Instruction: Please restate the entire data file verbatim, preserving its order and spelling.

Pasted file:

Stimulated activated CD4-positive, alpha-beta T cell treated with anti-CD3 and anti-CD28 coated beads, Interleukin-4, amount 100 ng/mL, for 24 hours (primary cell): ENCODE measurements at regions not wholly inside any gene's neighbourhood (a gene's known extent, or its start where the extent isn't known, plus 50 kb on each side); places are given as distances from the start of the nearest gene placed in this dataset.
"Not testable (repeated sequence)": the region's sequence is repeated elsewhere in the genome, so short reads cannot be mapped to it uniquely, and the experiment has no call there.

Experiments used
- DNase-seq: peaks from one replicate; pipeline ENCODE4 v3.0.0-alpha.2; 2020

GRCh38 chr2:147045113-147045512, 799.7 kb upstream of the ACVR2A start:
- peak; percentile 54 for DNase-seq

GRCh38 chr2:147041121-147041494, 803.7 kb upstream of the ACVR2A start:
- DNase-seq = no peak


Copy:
Stimulated activated CD4-positive, alpha-beta T cell treated with anti-CD3 and anti-CD28 coated beads, Interleukin-4, amount 100 ng/mL, for 24 hours (primary cell): ENCODE measurements at regions not wholly inside any gene's neighbourhood (a gene's known extent, or its start where the extent isn't known, plus 50 kb on each side); places are given as distances from the start of the nearest gene placed in this dataset.
"Not testable (repeated sequence)": the region's sequence is repeated elsewhere in the genome, so short reads cannot be mapped to it uniquely, and the experiment has no call there.

Experiments used
- DNase-seq: peaks from one replicate; pipeline ENCODE4 v3.0.0-alpha.2; 2020

GRCh38 chr2:147045113-147045512, 799.7 kb upstream of the ACVR2A start:
- peak; percentile 54 for DNase-seq

GRCh38 chr2:147041121-147041494, 803.7 kb upstream of the ACVR2A start:
- DNase-seq = no peak